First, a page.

The discussion of whether to Bug In or Bug Out in the event of a SHTF moment has gone on for a long time, and likely will continue. This article is not to tell you one way is better than another, but to simply discuss the reasons for either option. Everyone will have to weigh the possibilities for either action and determine which course of action is best for them. Of course sometimes it is only a short term bug out, like evacuation due to forest fires, which makes the decision much simpler.
Will you be Bugging In or Bugging Out? First let’s look at a few things to consider.
- If you decide to Bug Out, where are you going? Bugging Out implies you are leaving your home either by vehicle or on foot for another destination that you feel is safer and can support you and your family. By support I mean provide food, shelter, and water…..you know, the essentials.
- Do you have the equipment and supplies needed to travel there, as well as the health to get to the location on foot if needed?
- Once there, do you have the equipment and supplies needed to live there for a period of time?
These are important questions to ask yourself. Most people can’t just walk out their front door into the wilderness and survive for weeks. Many people today are also not in the physical or mental shape needed to walk more than 20 miles with a fully loaded backpack of 45 pounds and then survive off of the land once there. You need to be able to get to your BOL, and believing you can drive all the way there may end in disaster. There are many things that can block your travel, from natural disaster causes to man-made causes. If a bridge is out, how will you get across with all of your gear?
If you answered no to the first question your best option may be to Bug In. Not having a known place to go can be just about as dangerous as Bugging In for some people. You walk out into some random woods you will need shelter and a water source at a minimum. Can you build a shelter or carry one with you? A tent to hold 4 people for any season can be big and bulky. If you answered no to the second and third questions your best option may be to Bug In. There are certainly hazards to Bugging In, especially depending on where you live, but unless you’re Daniel Boone in disguise the likelihood of you making it living in the woods and especially in an unknown location is not good. A person’s health is a huge consideration here also. If your 40 pounds overweight and it’s all in the gut, you are not set up well to succeed.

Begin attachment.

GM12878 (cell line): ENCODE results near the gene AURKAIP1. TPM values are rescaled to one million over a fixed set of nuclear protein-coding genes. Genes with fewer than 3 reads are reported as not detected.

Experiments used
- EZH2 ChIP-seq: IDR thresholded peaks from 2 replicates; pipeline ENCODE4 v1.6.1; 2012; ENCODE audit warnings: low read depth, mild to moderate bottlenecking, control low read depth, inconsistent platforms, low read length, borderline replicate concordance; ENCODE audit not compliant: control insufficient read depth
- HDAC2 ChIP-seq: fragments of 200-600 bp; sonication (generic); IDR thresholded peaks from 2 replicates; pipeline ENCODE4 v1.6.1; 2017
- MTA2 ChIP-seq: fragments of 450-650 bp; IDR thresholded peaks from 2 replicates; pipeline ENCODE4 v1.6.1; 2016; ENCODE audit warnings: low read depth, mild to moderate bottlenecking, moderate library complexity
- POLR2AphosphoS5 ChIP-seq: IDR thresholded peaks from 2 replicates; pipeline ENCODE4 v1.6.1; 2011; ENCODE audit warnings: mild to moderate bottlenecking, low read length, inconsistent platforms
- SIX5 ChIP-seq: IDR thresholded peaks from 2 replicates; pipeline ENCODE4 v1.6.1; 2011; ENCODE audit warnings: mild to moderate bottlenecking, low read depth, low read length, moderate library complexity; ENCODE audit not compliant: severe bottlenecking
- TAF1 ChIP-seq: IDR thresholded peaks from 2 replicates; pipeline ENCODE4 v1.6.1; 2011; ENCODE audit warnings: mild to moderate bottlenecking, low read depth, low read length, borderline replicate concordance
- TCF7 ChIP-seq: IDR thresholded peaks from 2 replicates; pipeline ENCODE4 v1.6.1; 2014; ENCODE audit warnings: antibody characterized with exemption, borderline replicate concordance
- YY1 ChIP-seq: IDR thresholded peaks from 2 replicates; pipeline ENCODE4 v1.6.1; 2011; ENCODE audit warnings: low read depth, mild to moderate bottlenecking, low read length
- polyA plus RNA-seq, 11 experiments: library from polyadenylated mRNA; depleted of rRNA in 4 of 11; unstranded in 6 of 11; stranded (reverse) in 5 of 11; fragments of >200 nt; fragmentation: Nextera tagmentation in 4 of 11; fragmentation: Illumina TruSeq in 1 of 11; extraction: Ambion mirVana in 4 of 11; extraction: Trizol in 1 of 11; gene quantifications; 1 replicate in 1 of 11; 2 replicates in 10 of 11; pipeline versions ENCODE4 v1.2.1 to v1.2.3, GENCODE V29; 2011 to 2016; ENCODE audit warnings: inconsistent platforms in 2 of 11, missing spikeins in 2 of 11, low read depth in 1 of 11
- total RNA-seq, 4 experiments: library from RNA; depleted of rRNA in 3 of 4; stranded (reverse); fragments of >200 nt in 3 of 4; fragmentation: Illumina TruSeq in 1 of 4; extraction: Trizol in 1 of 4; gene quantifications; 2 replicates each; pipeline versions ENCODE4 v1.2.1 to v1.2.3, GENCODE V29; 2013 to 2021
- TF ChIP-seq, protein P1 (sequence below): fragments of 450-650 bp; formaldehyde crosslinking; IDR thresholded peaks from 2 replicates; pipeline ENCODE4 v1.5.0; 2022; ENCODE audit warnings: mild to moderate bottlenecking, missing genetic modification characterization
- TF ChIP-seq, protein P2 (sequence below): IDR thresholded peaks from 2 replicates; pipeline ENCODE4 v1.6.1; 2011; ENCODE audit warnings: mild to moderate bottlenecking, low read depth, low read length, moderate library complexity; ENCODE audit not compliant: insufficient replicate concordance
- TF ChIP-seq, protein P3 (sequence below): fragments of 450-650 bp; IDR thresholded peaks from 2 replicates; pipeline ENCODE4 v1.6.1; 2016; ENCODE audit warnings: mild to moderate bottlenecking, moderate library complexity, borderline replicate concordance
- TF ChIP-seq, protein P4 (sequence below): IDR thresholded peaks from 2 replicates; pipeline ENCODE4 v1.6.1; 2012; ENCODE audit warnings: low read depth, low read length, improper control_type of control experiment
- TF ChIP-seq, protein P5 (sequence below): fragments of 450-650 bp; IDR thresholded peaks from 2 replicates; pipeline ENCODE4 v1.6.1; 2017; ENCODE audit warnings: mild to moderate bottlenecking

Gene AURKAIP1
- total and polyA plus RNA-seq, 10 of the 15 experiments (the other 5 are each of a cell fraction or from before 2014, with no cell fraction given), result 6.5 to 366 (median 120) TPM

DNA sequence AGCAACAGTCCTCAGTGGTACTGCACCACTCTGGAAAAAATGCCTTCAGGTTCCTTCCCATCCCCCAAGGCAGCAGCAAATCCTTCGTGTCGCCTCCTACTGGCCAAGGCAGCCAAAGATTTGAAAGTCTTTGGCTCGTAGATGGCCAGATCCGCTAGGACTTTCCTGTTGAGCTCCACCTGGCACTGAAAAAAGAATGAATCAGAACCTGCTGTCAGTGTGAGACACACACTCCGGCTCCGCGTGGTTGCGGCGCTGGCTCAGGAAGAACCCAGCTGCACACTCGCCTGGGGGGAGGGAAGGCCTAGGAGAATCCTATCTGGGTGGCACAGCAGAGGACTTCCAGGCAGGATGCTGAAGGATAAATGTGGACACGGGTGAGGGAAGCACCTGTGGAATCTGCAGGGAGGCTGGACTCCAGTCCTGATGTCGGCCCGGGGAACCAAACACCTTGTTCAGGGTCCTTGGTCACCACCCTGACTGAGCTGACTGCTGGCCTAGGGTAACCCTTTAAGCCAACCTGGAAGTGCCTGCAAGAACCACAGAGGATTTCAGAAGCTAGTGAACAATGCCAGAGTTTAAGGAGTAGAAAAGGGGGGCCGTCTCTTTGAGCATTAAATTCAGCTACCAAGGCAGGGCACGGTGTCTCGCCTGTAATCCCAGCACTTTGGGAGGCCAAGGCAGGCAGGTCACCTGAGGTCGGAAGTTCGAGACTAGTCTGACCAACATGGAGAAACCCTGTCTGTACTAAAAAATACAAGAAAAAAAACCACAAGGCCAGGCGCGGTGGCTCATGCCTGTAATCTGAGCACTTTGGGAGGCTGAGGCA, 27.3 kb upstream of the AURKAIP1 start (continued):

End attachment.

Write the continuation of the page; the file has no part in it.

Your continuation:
If you answered yes to the first question you have taken a large step to Bugging Out being a possible option in the event of a SHTF event. Current thought says ideally you want some place that is isolated to go, but a friends place in the country can be a viable option also. Main point here is someplace where you will likely be the only person. Less people means less possibilities of trouble. If you only answered yes to the second and third questions you have a good start of roughing it for some time. Take enough food and get lucky to find a dependable water source and shelter, you might last 3 weeks or so, longer if you find food there.
Do you have to have a designated BOL? The answer is no. A person can do their homework for their area and possibly find a location that is somewhat secluded with a good, dependable source of water. There are many State parks and public land to investigate as a possible BOL in the event it gets so bad you have to leave your home. In general I would stay away from State parks though, because they will likely be a popular destination. If you feel the need to leave your home for the woods, others will feel the same way. There are some State parks that are very large and it could be possible to hike back into it enough to be secluded, but there are still risks. Smells and noise can carry for long distances, especially depending on how the wind is blowing, and the make-up of the terrain.
Of course I asked only 3 questions. For each person there is much more to be considered. The make-up of your family and pets; as well as medical conditions and a host of other considerations. Like so much of preparing, it is a very personal decision that needs to be made whether to Bug In or Bug Out. If you have chosen to Bug Out the key is when to go. You wait too long and it’s hard to get out, if you go at the drop of a hat you may be making the trip for no reason. If you are preparing to Bug Out, it would be a good idea to do some practice runs. Treat it like a spur of the moment camping trip and throw what you think you would take in the car and head out. Be mindful that whatever you throw in the car you will need to be able to carry if it’s needed though.
Stay active, pay attention, and get prepared.